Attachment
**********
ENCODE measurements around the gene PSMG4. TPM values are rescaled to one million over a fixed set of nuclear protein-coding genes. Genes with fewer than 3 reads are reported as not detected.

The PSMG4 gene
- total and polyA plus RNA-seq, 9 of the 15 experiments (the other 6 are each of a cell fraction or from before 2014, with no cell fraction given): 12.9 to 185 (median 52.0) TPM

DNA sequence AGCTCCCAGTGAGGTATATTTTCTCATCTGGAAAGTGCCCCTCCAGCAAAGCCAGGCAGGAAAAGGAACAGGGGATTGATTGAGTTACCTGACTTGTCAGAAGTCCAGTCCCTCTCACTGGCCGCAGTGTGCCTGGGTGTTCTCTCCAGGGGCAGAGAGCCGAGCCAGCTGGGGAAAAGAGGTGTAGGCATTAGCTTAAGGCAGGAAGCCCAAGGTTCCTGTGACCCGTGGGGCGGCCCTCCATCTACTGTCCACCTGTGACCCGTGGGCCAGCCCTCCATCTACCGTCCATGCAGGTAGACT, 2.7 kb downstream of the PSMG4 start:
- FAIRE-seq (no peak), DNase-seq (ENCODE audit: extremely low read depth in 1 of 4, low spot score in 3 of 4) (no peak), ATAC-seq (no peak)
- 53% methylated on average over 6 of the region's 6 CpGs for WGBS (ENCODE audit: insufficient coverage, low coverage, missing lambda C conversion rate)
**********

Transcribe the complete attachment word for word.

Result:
ENCODE measurements around the gene PSMG4. TPM values are rescaled to one million over a fixed set of nuclear protein-coding genes. Genes with fewer than 3 reads are reported as not detected.

The PSMG4 gene
- total and polyA plus RNA-seq, 9 of the 15 experiments (the other 6 are each of a cell fraction or from before 2014, with no cell fraction given): 12.9 to 185 (median 52.0) TPM

DNA sequence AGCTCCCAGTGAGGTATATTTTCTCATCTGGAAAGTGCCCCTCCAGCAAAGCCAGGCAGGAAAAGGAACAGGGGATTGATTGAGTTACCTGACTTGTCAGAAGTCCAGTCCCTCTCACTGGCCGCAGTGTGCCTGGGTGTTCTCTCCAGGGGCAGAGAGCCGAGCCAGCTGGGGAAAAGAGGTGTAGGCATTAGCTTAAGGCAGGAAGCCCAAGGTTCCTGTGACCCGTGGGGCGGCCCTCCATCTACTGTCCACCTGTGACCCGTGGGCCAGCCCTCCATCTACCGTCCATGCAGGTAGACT, 2.7 kb downstream of the PSMG4 start:
- FAIRE-seq (no peak), DNase-seq (ENCODE audit: extremely low read depth in 1 of 4, low spot score in 3 of 4) (no peak), ATAC-seq (no peak)
- 53% methylated on average over 6 of the region's 6 CpGs for WGBS (ENCODE audit: insufficient coverage, low coverage, missing lambda C conversion rate)